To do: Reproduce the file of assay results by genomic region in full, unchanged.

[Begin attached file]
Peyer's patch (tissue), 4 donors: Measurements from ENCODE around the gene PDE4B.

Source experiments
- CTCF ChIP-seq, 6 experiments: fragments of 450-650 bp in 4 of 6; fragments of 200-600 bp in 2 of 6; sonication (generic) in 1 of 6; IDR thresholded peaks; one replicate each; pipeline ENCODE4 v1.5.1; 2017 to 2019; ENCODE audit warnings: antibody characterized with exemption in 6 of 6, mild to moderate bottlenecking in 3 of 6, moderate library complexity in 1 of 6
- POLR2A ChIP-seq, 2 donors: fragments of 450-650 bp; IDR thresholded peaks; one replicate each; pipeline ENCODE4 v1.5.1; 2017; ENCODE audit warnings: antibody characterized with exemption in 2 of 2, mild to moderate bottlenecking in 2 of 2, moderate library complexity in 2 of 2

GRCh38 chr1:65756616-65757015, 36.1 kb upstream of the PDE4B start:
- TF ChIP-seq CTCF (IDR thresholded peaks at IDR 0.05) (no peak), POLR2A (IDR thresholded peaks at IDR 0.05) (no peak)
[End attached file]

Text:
Peyer's patch (tissue), 4 donors: Measurements from ENCODE around the gene PDE4B.

Source experiments
- CTCF ChIP-seq, 6 experiments: fragments of 450-650 bp in 4 of 6; fragments of 200-600 bp in 2 of 6; sonication (generic) in 1 of 6; IDR thresholded peaks; one replicate each; pipeline ENCODE4 v1.5.1; 2017 to 2019; ENCODE audit warnings: antibody characterized with exemption in 6 of 6, mild to moderate bottlenecking in 3 of 6, moderate library complexity in 1 of 6
- POLR2A ChIP-seq, 2 donors: fragments of 450-650 bp; IDR thresholded peaks; one replicate each; pipeline ENCODE4 v1.5.1; 2017; ENCODE audit warnings: antibody characterized with exemption in 2 of 2, mild to moderate bottlenecking in 2 of 2, moderate library complexity in 2 of 2

GRCh38 chr1:65756616-65757015, 36.1 kb upstream of the PDE4B start:
- TF ChIP-seq CTCF (IDR thresholded peaks at IDR 0.05) (no peak), POLR2A (IDR thresholded peaks at IDR 0.05) (no peak)